Andy Williams, the legendary music star who sang "Moon River," died at home in Branson, Missouri on Tuesday Sept. 25, his rep told the Associated Press.
Williams, who is survived by his wife Debbie and three children Robert, Noelle, and Christian, was 84 years old; the singer announced a bladder cancer diagnosis in November 2011 but vowed to continue performing.
First performing with his brothers on Midwestern radio as a child, Williams became a star in 1956 — alongside fellow newcomer Elvis Presley — with a string of crooner-style hits throughout several decades, including a string of movie themes, including "Love Story," "Days of Wine and Roses," and "Moon River," which he sang and immortalized at the 1962 Oscar (the ballad originally appeared in the 1962 classic Breakfast at Tiffany's).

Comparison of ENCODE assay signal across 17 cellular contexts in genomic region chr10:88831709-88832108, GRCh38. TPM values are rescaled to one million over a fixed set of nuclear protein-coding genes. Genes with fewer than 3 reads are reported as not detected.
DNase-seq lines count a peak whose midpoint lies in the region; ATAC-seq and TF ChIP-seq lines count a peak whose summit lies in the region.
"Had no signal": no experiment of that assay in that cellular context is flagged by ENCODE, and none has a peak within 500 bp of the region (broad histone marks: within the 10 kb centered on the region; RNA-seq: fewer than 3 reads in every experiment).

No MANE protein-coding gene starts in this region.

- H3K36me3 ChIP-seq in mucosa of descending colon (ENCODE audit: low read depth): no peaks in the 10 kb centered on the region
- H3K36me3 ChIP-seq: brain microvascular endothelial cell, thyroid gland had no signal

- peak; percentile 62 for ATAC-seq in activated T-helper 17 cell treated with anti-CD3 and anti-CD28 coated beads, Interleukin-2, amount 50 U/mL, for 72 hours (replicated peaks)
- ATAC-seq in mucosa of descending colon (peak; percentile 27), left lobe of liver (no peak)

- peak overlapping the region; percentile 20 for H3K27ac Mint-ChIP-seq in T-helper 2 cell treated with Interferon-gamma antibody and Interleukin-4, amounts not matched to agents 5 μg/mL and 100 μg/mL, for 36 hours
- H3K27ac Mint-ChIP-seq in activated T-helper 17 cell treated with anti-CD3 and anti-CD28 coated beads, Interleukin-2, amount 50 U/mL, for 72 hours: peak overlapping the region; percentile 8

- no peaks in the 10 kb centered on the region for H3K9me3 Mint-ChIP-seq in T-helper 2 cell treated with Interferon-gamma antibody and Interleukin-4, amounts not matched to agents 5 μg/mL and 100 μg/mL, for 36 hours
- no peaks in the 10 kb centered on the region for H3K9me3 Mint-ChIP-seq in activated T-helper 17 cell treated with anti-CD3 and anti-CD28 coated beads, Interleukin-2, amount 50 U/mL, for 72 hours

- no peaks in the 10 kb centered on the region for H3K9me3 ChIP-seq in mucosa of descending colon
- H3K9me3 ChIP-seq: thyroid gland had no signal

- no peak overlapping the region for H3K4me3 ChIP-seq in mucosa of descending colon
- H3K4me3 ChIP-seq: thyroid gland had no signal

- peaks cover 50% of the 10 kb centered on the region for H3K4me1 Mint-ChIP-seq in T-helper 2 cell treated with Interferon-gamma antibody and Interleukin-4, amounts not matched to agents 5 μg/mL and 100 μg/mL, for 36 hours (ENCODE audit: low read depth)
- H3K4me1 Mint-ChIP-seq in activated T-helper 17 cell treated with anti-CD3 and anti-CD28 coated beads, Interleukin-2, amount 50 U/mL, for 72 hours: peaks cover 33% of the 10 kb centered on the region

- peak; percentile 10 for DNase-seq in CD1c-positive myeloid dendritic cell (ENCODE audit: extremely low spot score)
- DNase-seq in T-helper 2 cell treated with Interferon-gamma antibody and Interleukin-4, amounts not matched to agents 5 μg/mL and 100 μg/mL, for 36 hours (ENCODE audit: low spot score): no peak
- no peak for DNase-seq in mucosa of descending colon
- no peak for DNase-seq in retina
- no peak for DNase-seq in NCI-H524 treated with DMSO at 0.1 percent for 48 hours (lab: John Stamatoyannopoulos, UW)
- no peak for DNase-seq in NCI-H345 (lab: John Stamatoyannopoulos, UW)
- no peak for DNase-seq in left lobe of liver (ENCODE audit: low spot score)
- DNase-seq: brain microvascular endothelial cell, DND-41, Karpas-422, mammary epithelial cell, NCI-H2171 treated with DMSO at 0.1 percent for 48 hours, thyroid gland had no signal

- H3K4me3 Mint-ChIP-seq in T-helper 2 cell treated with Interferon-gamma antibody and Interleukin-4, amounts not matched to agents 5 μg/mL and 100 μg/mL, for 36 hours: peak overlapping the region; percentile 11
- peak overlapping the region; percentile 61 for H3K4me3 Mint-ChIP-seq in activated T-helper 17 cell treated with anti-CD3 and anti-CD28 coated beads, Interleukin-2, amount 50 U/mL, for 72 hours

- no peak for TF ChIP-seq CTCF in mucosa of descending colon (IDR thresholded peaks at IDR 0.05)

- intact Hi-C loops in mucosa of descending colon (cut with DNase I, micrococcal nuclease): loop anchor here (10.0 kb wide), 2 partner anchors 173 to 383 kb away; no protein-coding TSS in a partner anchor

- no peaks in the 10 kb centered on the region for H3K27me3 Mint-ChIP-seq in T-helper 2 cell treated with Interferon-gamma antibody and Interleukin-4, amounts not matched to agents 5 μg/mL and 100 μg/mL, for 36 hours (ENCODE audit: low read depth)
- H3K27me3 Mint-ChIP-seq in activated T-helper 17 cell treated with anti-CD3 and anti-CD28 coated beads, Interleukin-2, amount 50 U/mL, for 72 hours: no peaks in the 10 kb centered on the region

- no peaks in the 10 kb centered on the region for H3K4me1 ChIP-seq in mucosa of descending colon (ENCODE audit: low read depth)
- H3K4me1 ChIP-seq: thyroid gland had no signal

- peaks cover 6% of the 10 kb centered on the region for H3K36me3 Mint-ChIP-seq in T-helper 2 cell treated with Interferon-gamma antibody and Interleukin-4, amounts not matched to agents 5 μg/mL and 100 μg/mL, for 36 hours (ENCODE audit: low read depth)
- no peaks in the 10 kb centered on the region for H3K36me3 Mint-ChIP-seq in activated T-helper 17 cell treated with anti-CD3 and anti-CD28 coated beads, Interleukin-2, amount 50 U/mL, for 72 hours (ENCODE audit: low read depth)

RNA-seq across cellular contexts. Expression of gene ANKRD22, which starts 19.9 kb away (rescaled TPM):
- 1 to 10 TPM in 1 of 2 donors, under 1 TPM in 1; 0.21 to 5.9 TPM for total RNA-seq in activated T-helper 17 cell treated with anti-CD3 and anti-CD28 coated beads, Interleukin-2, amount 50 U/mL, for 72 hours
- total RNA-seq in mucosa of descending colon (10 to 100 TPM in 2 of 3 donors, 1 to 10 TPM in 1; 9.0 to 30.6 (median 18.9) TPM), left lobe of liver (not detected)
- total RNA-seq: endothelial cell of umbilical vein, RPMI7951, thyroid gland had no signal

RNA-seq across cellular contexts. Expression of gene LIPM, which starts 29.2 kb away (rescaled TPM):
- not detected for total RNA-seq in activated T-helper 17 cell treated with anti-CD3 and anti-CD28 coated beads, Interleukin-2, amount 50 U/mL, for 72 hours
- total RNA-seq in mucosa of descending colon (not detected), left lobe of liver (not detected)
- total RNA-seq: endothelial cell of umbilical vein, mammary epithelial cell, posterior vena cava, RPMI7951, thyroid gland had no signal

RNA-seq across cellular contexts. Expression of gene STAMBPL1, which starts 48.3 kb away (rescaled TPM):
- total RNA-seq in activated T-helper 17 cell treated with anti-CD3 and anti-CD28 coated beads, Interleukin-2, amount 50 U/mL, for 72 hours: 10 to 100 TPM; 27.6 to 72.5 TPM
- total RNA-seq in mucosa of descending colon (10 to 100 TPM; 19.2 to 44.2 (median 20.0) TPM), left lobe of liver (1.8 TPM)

Over the course of his career, Williams racked up 18 gold records and three platinum, with five Grammy award nominations; the star also hosted the awards fest for several years.
He won three Emmys for his work on The Andy Williams Show, which ran during the 1960s and early 1970s; among other things, the variety/talk show introduced such stars at the Osmonds and Elton John to the masses.
Williams ceased a grueling touring schedule in 1992 and settled down in Branson, where he built the $13 million Andy Williams Moon River Theater — performing up to a dozen shows himself per week up until very recently.
"I'll keep going until I get to the point where I can't get out on stage," he told the Associated Press in 2001.
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